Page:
Banks have frozen their lending in fears that the falling consumption will make any investment unprofitable thus lowering the chances of getting their money back. The response from the governments worldwide is quite predictable – they went to save the credit system, the hardest-hit sector of the economy, in hopes to boost credit thereby increasing national debts. It is now estimated that the US national debt is going to hit the GDP level (approx. $14 trillion) in 2010. The national debts of countries like the UK, France and Germany are expected to reach 90% of GDP. Thus, 2010 may see an unprecedented number of government defaults as the debt-to-GDP ratio for some smaller countries has already exceeded 100%.

Until the wage-productivity issue is addressed, no actual recovery is possible. Any financial measures recently undertaken by governments of different countries will temporarily “numb the pain”, but they are of no avail when it comes to addressing the very essence of the problem. Politicians and corporations have been viewing developing markets for growth opportunities, which seems like an attempt to find new external markets now that domestic markets in developed countries are unlikely to be able to boost consumption significantly any time soon. This can also address the wage-productivity issue, but developing markets are not yet ready to lead a consuming lifestyle typical of US consumers. So finding new markets ready to “spend, spend, spend” may take some time.

In the mean time, potential negative economic developments in the near future are still possible. Back in the times of the Great Depression, consumers did not have so much debt, which leads us to a conclusion that we are now in a greater mess. This in fact may turn into a systemic crisis, the possibility of which is deliberately concealed by corporate management, politicians and media for obvious reasons by confusing cause with effect.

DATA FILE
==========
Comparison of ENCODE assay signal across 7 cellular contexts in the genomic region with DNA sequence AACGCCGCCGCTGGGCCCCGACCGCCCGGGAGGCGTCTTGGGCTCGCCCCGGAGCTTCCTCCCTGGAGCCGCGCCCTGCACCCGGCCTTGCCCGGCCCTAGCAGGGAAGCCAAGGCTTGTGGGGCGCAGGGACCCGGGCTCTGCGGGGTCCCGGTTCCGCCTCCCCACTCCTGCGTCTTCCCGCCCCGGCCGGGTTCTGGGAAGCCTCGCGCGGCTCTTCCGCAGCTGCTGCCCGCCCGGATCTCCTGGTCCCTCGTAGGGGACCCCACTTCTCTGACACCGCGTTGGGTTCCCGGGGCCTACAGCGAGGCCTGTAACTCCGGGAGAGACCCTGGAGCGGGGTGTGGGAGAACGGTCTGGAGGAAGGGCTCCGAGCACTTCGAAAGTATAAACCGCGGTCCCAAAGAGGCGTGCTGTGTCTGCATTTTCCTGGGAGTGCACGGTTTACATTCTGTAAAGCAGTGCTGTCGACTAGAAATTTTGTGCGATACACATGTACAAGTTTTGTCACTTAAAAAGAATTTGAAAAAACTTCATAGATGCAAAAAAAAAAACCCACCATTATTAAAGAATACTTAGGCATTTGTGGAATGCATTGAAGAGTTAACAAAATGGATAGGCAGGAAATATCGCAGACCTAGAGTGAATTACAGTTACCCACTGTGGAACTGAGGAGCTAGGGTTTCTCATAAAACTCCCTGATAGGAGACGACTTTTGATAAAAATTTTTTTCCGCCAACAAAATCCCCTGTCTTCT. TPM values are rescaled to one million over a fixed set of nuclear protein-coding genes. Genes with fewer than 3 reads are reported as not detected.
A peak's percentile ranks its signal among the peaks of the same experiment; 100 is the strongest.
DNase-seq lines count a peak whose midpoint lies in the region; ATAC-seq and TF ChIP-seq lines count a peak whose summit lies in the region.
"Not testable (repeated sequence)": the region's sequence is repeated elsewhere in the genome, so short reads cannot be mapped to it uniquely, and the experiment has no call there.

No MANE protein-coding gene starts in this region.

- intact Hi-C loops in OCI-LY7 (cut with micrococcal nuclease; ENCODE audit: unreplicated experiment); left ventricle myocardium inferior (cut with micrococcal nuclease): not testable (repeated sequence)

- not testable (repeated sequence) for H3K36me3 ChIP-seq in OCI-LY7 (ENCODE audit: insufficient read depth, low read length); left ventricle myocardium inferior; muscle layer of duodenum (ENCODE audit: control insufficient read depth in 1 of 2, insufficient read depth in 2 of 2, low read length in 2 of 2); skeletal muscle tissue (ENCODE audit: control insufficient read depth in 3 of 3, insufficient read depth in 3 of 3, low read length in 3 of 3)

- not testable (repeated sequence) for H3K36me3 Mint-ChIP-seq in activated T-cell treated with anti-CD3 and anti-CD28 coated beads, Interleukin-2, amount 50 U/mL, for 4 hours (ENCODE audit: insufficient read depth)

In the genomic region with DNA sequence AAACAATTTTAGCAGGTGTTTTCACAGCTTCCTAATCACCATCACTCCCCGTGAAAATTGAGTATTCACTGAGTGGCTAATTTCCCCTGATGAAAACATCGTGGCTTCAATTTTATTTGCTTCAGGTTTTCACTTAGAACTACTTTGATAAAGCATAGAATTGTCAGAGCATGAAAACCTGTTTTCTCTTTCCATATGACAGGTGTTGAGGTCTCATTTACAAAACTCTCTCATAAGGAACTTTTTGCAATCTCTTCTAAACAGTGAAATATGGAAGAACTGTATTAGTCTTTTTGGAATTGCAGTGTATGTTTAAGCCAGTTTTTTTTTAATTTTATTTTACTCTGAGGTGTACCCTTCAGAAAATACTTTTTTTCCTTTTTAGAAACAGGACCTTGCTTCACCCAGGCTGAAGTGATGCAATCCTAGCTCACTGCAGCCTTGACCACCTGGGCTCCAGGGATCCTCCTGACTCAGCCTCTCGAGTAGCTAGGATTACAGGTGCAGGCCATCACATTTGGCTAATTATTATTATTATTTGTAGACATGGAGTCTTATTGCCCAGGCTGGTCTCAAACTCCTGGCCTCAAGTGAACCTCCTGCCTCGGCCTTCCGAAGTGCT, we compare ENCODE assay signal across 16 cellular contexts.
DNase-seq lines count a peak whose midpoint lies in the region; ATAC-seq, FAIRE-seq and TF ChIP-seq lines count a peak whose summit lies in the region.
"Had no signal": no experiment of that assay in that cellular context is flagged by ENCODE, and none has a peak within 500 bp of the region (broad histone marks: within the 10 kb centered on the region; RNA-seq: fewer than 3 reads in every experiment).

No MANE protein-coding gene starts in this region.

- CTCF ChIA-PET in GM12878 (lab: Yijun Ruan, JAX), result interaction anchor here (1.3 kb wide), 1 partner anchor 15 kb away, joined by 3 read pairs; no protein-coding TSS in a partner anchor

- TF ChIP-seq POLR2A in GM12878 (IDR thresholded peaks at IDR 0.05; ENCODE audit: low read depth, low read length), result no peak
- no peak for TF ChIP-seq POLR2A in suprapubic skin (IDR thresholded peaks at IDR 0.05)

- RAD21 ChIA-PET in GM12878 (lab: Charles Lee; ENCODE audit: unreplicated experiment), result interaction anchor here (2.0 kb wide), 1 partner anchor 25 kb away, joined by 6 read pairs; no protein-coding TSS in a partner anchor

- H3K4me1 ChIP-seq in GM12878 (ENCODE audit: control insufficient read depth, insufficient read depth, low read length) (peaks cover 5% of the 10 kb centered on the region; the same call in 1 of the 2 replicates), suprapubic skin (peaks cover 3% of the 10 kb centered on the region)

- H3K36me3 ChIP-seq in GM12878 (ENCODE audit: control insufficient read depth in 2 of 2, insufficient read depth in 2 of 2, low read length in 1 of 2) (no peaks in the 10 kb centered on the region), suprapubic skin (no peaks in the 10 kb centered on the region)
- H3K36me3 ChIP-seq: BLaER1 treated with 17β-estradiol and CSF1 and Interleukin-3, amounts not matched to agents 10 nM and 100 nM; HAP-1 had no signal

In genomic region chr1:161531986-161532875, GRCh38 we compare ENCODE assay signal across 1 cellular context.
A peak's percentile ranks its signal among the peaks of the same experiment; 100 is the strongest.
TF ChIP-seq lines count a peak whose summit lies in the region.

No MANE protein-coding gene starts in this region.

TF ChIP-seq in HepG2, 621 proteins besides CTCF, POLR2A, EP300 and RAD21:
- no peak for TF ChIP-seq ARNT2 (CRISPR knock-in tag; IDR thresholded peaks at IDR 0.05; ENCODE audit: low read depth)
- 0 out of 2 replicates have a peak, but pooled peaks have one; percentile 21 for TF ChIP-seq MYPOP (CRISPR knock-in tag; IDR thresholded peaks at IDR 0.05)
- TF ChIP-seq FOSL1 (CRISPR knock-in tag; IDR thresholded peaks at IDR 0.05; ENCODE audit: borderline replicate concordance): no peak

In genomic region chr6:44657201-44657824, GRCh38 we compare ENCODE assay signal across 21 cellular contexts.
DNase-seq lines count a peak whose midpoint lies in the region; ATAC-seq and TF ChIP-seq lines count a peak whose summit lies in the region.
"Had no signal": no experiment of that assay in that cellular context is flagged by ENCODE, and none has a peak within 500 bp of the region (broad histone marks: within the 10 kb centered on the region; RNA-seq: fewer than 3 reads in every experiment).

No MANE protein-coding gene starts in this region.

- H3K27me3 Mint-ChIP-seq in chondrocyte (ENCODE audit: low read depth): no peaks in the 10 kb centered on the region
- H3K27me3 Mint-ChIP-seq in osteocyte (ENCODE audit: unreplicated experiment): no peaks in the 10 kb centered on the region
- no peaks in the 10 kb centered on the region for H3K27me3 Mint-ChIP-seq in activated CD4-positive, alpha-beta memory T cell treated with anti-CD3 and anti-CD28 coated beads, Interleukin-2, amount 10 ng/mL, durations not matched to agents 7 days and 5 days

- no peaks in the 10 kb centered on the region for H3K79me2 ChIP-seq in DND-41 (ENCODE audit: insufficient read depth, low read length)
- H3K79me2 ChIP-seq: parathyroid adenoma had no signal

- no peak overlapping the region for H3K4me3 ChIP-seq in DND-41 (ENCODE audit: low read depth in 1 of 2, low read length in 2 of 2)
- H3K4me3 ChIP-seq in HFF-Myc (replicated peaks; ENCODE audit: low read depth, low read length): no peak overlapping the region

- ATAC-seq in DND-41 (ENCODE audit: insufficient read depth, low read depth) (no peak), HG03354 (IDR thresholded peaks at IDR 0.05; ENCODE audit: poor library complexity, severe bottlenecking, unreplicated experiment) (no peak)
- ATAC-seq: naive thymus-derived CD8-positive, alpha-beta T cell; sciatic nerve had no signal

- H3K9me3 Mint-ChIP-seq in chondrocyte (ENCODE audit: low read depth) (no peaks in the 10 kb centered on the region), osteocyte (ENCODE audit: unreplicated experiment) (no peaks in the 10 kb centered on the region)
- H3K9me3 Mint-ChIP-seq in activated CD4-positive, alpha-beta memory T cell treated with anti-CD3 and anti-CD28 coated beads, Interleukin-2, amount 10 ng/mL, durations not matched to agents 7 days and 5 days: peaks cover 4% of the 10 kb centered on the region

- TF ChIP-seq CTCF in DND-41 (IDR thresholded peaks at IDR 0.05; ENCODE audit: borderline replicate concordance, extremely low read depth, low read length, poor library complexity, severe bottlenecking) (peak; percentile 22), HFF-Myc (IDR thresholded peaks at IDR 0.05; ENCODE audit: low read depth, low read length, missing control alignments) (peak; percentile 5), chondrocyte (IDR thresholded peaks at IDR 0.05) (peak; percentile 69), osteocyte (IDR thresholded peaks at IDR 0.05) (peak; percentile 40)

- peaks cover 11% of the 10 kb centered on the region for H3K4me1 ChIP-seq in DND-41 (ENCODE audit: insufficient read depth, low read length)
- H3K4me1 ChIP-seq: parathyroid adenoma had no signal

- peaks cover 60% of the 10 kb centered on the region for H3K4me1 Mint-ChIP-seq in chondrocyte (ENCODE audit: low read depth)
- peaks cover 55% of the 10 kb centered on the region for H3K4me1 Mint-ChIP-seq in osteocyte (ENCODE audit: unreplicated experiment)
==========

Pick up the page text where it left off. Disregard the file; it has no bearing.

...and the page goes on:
It must be remembered that business news that we hear on the radio or watch on TV often reflect only one side of the economic reality, the side that transnational banks and corporations are interested in. That is why the recent rallies on stock and commodity markets thanks to government-boosted liquidity have been presented as signs of an inevitable recovery. In fact, for some companies the increased liquidity is a blessing considering the fact that most developed economies are greatly reliant on financial speculations and debt-driven consumer spending to make profits. Such companies believe (and do their best to convince others including politicians) that the mere availability of liquidity will encourage more credit and pull the entire world out of the economic troubles. The small positive signs that we have seen lately in fact may lift up the spirits of corporations, but as for the common people the situation is still grave. While banks and corporations enjoy protection from the governments, common people’s investments and jobs are in serious danger – they are likely to continue losing both (as for developed countries, savings are meagre anyway).

Since debts are assets for the financial system, writing off household debts will be a scary step to take since massive collapses of credit institutions will be inevitable. Besides, the powerful Wall-Street lobbyists will be more willing to shoot themselves in the head than allow any write-offs to occur. But any measures that do not address the wage-productivity gap will only be beating about the bush and continue to confuse cause with effect. The re-introduction of gold- or silver-backed currencies will be of little help as well. Thus, it is rather difficult to come up with a solution when the entire economic model caves in. This only proves that the existing economic paradigm (including college courses in economics and MBA’s) that serviced that model must change as soon as possible.

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  1. The cyclic wages/productivity crisis Anisimov describes here is certainly going deeper than merely financial analyses of the GFC. But it it deep enough?

    Monthly Review writers have been arguing for some time that the "financialisation" of capital -- the huge growth in paper (and electronic) money transactions -- is a result of the stagnation in the real economy. Capital is running out of new growth areas to invest in so it is creating these house-of-cards financial markets.

    In this view, it is not simply (or even) high productivity (relative to wages) that has caused the balloning in credit and bad credit. It is that this is the only outlet for investment, so it has become a structural part of modern capitalism to have this kind of financial instability.

    I'd be interested in other readers' comments on this, I'm not an expert, just curious!

  2. Dear Boris,

    I think you are right to see this as some kind of overproduction crisis, not a financial one, but I don´t think that it is specifically the gap between wages and productivity that is the problem. This gap does not, necessarily, imply a defficiency of aggregate demand. It means wage earners are getting a smaller slice of the cake; but other may be getting a lerger slice of the cake.